Of the sisters, Lydia is the one of which I know the least. She was the first of the three to pass away (August 1931) and she is the only one of the three to divorce a husband. She married Frank Ernest Botham circa 1892. One child, Elmer Ernest Botham, was produced from the union in 1893. It is uncertain when she divorced, as in an affidavit dated April 14, 1898, her father lists her as Lydia Botham and that she was married. In the 1900 census, Frank Botham was listed as still being married and having been so for eight years – even though Lydia was married to someone else by then.

When she married William Henry Gorton in 1898, it appears that custody of her eldest son was retained by his father. The relationship she had, if any, with Elmer Botham is currently unknown; however, it appears to be negligible at best. He is not counted among her children in the 1900 and 1910 censuses. Four children were produced from her second marriage and included William H. Gorton, Jr. (1899), Henry Reynolds Gorton (1902), Mary Gorton (1904), and Elmore Gorton (1907). It appears that young Elmore died prior to the enumeration of the 1910 census.

Being the youngest child of Thomas and Amy Day, Lydia was not quite 13 years of age when her mother passed away. During her critical adolescent years, a mother’s influence was absent, and this may have had a profound effect on Lydia. If she were Ruth’s mother, her pregnancy occurred in less than two years from the time of her mother’s death.

Since the rearing of Ruth was consigned to her grandfather and Lydia’s child Elmer was raised by his father, it creates an interesting picture of Lydia’s psychosocial development. This same abandonment scenario appears to have occurred with Ruth and her son Julius and therefore, the behavior could be considered cyclic. That is, if Lydia was her mother – but neither Susie nor Lora had similar experiences with their children. In fact, Susie took in a grandchild and raised him as her own.

Unfortunately, psychosocial similarities are not accepted proofs of descent. Without a birth certificate to prove Ruth Day’s maternity, I was back to square one – I knew she was related but not how. In August 2009, I messaged Gerald Deckard through his Find A Grave account to attempt to make contact with this newly found cousin; however, he did not discover my message until January 2012. After a series of emails, we decided to try the autosomal DNA route to see if a specific relationship might be confirmed.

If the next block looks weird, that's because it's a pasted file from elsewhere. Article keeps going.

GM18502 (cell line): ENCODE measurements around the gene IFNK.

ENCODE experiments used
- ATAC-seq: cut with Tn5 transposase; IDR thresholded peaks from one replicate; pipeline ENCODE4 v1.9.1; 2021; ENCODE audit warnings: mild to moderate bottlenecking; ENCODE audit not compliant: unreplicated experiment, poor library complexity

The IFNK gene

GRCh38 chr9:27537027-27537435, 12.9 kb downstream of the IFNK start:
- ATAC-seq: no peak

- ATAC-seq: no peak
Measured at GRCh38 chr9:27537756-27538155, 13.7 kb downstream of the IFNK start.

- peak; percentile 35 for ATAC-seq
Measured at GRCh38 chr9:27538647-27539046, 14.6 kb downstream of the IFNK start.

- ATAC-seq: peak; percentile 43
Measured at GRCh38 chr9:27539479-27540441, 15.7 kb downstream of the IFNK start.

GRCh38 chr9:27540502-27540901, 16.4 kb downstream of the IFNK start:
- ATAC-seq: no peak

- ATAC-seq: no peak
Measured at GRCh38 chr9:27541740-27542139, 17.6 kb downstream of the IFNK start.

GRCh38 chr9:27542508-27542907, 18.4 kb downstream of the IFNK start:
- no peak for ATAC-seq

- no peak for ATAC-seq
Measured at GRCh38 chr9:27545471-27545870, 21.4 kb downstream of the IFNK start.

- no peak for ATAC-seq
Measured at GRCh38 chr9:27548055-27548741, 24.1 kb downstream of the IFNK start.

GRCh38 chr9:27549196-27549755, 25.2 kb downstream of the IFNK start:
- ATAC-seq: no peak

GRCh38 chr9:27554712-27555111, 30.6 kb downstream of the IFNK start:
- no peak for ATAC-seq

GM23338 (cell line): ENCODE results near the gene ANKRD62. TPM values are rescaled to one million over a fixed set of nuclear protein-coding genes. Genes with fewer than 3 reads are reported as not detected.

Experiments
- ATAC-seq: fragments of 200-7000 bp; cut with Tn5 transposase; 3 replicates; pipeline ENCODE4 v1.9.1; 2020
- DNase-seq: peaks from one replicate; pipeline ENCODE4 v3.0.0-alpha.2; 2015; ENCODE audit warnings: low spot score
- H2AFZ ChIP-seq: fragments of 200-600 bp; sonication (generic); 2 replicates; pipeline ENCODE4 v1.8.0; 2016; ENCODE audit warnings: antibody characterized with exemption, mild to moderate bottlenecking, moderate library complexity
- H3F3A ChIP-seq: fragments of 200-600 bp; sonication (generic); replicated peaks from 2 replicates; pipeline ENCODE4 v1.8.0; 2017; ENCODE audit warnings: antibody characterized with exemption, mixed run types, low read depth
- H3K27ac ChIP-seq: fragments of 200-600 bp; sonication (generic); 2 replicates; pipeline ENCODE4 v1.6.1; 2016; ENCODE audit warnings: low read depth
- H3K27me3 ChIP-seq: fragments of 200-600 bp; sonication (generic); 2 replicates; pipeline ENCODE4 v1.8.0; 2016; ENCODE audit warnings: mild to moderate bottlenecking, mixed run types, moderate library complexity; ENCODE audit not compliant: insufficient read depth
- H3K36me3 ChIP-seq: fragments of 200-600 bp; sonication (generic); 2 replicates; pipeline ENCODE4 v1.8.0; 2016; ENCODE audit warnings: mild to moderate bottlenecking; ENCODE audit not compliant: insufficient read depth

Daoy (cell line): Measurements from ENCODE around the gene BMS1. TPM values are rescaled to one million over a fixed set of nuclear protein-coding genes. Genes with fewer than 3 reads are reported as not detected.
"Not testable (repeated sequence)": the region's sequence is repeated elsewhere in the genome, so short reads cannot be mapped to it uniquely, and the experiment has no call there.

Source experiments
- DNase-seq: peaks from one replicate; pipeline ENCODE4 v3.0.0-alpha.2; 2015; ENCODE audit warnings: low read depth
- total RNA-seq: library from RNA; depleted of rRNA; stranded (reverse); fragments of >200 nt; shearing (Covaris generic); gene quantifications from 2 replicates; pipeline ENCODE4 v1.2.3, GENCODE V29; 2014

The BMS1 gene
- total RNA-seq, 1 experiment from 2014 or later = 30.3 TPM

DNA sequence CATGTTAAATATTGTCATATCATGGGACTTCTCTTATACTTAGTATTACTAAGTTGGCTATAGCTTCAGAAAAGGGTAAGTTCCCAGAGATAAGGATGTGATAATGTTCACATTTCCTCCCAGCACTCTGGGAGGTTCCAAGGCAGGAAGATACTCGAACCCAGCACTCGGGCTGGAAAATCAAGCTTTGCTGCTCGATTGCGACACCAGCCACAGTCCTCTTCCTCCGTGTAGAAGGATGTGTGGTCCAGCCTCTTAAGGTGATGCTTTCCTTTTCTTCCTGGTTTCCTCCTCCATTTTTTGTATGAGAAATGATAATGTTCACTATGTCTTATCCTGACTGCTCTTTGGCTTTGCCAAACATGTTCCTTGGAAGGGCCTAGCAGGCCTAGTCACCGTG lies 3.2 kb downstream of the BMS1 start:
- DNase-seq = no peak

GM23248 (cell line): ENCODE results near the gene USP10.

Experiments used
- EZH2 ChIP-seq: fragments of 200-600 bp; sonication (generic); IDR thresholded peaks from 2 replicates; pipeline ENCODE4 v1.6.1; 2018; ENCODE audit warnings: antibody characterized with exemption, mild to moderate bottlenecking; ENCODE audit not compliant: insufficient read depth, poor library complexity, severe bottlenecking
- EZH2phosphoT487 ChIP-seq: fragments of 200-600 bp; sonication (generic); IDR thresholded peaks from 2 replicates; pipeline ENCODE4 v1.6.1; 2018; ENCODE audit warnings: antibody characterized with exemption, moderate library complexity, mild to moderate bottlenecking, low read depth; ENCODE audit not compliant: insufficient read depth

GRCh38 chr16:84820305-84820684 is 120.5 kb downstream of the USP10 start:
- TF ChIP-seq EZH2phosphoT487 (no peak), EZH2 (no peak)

Shared DNA Segments

By using induction, we should be able to confirm the relationship between Gerald and others who are descended from Thomas Wesley Day and Amy Alice Champlin. The amount of shared DNA among the subjects should be indicative of their relationships. In addition, the percentage of shared DNA should fall within ±1 standard deviation of the statistical mean for that relationship.

Although I do not have contact with any known descendants of Lydia, we do have DNA results from seven descendants of Lora and two descendants of Susie. For the purpose of this analysis, we will consider the five closest matches. If Ruth were the child of Susie or Lora, then the relationship between Gerald and the appropriate subject would be that of a half cousin, once removed.

The amount of DNA shared by half cousins, once removed would average at 3.13%. The range within ±1 standard deviation would be 2.06% to 4.20 %. Extending that range to ±2 standard deviations would increase the range from 1.63% to 4.62%. Theoretically, 95.4% of all matches within this close relationship should fall within this range. Even at ±3 standard deviations, the percentage shared ranges expand to 1.57% to 4.69%. Nearly all matches (99.7%) would fall within ±3 standard deviations.

If Ruth were descended from Lydia, Gerald’s relationship with the others would be diminished to that of a second cousin, once removed. The amount shared for this relationship averages at 1.56%. The ranges for this relationship would be 1.03% to 2.10% ±1 standard deviation and a range of 0.82% to 2.30% with ±2 standard deviations.